We all have heroes. All of us. Some of our heroes are our parents, community leaders, siblings, kids, teachers, spiritual leaders, political leaders, authors, guru’s, captains of industries and even peers. We have this one person or persons that exhibit and express what we could become. They inspire us to reach for more and live up to our full potential. They exist to give us meaning to our existence.
The self-made man or woman doth protest rather too loudly at this idea. In their objection, they give away the identity of their hero – his or her self is the hero. They are their own heroes.
I have heroes of my own. My late Pastor Harun Lihanda is one of them. My mother is a hero of mine. My siblings are heroes of mine. My wife Jenny has become a hero to me. When I came to South Africa for the first time, a couple hosted me for some months. They are my heroes. My first job in South Africa was at a church. The pastor and his family that employed me are my heroes. Certain peers of mine are my heroes. I have heroes I have met and others I admire from afar.
Continue reading “Our human heroes and their frailties”
© April 9, 2018 | Schulter Etyang
Everybody feels guilty, they say. If this is true, which it is, suffice to say, religious people deal with guilt on whole other level. A sense of guilt and I might add condemnation is a huge contributor to the lack of joy, freedom and productivity in religious people. The feeling of guilt and condemnation is high on the list of why religious people are angry, harsh, proud, and unproductive – amongst a host of other anomalies.
Behavioural studies show that yes; some people are more prone to feelings of guilt and condemnation than others. Few people shrug off guilt and move on. Very few people have no feelings of guilt. However, most of us are bombarded daily with feelings of guilt and condemnation because of the opportunities we missed, places we didn’t go, studies we didn’t pursue, people we didn’t impress, parents we disregarded, the time we wasted, relationships we abused, and a God we did not obey. We are always living under a cosh, as the British say.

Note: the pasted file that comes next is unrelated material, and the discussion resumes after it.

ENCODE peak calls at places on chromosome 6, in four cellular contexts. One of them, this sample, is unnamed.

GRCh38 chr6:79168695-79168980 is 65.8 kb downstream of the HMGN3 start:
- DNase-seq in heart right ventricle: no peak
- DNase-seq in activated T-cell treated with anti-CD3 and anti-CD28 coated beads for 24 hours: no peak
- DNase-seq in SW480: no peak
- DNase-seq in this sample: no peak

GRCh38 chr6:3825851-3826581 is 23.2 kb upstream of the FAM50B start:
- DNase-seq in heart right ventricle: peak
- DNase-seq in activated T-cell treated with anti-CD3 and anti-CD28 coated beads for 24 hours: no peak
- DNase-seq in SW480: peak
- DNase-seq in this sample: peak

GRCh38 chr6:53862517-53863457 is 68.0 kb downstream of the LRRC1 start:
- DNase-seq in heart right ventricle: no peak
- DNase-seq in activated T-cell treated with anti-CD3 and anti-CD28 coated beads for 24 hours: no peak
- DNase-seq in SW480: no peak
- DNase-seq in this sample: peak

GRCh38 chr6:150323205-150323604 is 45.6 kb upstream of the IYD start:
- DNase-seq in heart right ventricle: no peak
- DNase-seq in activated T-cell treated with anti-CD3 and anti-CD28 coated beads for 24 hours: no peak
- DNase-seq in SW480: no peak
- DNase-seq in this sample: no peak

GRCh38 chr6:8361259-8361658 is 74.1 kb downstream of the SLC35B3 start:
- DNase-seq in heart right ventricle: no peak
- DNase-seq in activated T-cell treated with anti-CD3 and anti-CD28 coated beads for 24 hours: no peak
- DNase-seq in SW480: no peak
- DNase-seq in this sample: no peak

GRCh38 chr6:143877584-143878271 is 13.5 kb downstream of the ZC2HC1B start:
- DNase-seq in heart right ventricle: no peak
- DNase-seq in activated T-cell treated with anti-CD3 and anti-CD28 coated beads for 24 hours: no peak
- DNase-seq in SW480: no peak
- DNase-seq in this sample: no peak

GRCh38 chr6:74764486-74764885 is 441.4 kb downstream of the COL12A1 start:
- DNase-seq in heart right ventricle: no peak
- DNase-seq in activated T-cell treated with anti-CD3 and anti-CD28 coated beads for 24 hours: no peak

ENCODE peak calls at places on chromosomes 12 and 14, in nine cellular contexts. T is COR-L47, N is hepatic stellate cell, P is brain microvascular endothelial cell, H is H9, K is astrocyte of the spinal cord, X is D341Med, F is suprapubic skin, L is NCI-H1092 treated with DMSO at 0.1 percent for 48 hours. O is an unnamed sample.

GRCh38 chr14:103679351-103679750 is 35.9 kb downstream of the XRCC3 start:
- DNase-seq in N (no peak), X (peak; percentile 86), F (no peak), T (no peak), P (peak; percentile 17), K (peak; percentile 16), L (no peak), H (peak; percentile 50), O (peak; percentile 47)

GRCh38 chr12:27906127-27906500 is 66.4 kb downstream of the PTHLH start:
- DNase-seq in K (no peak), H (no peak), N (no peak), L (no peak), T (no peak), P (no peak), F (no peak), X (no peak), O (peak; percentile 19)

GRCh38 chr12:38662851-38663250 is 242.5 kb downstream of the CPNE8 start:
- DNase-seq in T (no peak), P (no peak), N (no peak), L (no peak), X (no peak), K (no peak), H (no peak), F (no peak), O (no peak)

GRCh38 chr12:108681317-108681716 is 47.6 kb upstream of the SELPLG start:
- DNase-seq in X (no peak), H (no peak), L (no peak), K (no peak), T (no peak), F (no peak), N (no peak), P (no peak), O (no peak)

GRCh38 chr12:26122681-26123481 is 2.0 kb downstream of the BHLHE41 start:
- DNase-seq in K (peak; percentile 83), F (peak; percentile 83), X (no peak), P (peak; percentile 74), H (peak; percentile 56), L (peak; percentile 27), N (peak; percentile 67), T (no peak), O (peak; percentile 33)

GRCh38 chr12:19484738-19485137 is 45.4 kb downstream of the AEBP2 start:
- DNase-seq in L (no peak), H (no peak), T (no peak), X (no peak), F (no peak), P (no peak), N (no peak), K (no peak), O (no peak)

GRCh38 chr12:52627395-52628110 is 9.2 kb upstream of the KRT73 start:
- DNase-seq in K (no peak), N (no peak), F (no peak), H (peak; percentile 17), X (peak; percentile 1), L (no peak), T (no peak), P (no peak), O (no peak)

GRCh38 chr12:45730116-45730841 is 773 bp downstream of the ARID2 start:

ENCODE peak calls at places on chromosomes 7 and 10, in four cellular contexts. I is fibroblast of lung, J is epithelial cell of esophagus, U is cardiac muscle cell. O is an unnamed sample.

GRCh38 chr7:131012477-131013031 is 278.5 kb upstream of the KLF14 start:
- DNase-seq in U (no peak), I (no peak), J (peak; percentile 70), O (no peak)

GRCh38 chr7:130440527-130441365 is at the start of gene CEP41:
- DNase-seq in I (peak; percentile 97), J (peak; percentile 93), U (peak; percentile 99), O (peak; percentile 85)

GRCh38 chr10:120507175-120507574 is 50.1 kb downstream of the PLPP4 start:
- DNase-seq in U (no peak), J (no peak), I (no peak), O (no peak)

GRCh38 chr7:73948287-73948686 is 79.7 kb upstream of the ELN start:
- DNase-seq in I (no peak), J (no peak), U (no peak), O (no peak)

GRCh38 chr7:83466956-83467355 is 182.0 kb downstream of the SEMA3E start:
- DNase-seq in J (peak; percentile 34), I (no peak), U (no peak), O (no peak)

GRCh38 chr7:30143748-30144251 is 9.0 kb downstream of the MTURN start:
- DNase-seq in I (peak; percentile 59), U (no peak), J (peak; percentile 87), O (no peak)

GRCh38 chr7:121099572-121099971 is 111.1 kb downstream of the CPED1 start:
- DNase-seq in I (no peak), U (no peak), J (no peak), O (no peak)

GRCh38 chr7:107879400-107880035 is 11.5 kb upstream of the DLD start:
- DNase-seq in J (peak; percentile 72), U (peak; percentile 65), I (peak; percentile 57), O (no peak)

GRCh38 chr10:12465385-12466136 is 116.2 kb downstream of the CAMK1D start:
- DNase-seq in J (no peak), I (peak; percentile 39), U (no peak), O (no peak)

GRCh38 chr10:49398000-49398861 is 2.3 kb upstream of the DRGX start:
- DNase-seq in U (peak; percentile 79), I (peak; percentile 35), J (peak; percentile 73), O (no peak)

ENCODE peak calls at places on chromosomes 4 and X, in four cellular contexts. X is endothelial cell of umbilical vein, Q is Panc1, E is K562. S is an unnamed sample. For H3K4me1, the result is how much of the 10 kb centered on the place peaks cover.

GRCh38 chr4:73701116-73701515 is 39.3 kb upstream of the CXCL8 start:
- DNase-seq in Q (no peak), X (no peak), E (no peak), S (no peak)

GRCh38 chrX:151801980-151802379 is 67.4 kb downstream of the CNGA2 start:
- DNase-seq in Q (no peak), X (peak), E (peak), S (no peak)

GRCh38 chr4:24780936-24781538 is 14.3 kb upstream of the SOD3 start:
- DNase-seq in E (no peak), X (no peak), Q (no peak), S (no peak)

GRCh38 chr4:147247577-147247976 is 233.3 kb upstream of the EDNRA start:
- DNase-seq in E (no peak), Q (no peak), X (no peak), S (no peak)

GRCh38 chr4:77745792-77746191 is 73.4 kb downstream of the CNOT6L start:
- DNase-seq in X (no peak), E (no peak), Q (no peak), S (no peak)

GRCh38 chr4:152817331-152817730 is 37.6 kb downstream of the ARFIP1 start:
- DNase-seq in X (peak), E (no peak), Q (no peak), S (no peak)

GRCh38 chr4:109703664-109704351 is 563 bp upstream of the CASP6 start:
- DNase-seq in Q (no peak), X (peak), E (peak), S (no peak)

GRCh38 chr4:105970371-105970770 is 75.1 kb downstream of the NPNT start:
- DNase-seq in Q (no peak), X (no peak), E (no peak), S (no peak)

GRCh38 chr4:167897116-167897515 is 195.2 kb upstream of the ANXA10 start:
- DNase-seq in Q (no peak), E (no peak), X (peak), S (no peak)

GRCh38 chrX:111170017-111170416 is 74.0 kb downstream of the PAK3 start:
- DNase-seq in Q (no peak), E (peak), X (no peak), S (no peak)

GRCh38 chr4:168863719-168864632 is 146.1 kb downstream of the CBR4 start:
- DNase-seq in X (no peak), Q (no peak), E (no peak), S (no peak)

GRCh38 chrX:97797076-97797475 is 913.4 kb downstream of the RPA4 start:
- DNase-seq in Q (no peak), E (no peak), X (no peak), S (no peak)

I am one of those constantly battling with feelings of guilt and condemnation. I never really feel good enough. I am constantly feeling left behind or slow off the blocks of life. I think a lot about what life could be or has been for me. I over think and over process my actions and whether they are good enough. And if I have fallen short in any of these, I punish myself and consequently, Jenny bears the brunt of it all. Jenny always says this to me, “You are a hard man, Lovie”. She knows me as harsh and critical.
Continue reading “On feelings of guilt and condemnation”
© April 4, 2018 | Schulter Etyang
A study of the two most populous faith’s on earth — Islam and Christianity reveal something peculiar almost distinct. The Christian faith is one that has a people who sing, shout, dance and praise their God when they congregate. This is not so within the Islamic faith. This is not in any way a put down on Islam. It is just a contrast worth-noting.
Jenny and I live near a mosque. We usually hear the Islamic call to prayer early in the morning and in the afternoon. The call to prayer is called adhan. When Muslims gather to pray, singing, shouting, rejoicing and dancing are conspicuously missing. Interestingly, there is no mention of dancing and shouts of joy in the Quran.
Continue reading “We are loud and boisterous – it’s all grace”